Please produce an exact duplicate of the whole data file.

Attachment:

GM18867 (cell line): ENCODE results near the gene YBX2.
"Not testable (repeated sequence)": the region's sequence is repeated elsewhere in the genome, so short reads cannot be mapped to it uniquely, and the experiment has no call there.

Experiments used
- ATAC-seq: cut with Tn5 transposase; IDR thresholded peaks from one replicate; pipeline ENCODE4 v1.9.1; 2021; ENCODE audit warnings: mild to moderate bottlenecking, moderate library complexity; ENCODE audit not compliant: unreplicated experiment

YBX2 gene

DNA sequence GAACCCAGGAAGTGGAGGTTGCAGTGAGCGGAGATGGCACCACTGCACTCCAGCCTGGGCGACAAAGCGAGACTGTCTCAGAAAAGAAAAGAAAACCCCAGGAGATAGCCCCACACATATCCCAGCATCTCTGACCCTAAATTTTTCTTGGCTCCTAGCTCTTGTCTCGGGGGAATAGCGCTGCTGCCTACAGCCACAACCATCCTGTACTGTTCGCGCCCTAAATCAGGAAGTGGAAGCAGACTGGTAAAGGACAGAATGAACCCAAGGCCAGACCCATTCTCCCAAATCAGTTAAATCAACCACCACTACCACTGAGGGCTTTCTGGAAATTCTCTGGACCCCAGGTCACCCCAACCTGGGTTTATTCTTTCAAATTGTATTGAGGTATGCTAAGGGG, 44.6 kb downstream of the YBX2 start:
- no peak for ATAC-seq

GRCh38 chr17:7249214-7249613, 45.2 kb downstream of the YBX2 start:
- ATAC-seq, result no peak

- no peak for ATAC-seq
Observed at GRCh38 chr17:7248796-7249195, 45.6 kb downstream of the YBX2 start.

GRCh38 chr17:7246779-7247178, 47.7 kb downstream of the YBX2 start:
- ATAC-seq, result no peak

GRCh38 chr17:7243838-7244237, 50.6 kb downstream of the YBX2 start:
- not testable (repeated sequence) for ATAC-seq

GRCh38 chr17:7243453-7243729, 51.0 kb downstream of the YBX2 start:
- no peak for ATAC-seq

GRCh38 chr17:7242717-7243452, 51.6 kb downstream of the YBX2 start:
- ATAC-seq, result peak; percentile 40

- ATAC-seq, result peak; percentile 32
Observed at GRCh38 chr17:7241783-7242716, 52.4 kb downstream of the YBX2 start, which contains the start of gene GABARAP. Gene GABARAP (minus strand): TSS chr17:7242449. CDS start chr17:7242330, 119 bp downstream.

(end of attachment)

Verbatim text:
GM18867 (cell line): ENCODE results near the gene YBX2.
"Not testable (repeated sequence)": the region's sequence is repeated elsewhere in the genome, so short reads cannot be mapped to it uniquely, and the experiment has no call there.

Experiments used
- ATAC-seq: cut with Tn5 transposase; IDR thresholded peaks from one replicate; pipeline ENCODE4 v1.9.1; 2021; ENCODE audit warnings: mild to moderate bottlenecking, moderate library complexity; ENCODE audit not compliant: unreplicated experiment

YBX2 gene

DNA sequence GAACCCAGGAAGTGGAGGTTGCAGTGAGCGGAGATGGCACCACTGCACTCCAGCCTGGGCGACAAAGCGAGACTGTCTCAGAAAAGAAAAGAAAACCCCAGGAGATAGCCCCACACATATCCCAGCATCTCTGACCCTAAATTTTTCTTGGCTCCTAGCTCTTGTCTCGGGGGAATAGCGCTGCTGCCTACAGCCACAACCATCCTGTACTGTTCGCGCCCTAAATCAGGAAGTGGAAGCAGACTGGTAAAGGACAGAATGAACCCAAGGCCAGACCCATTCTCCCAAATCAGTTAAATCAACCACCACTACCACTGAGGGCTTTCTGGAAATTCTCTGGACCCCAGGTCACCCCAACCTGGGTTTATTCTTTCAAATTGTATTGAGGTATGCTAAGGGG, 44.6 kb downstream of the YBX2 start:
- no peak for ATAC-seq

GRCh38 chr17:7249214-7249613, 45.2 kb downstream of the YBX2 start:
- ATAC-seq, result no peak

- no peak for ATAC-seq
Observed at GRCh38 chr17:7248796-7249195, 45.6 kb downstream of the YBX2 start.

GRCh38 chr17:7246779-7247178, 47.7 kb downstream of the YBX2 start:
- ATAC-seq, result no peak

GRCh38 chr17:7243838-7244237, 50.6 kb downstream of the YBX2 start:
- not testable (repeated sequence) for ATAC-seq

GRCh38 chr17:7243453-7243729, 51.0 kb downstream of the YBX2 start:
- no peak for ATAC-seq

GRCh38 chr17:7242717-7243452, 51.6 kb downstream of the YBX2 start:
- ATAC-seq, result peak; percentile 40

- ATAC-seq, result peak; percentile 32
Observed at GRCh38 chr17:7241783-7242716, 52.4 kb downstream of the YBX2 start, which contains the start of gene GABARAP. Gene GABARAP (minus strand): TSS chr17:7242449. CDS start chr17:7242330, 119 bp downstream.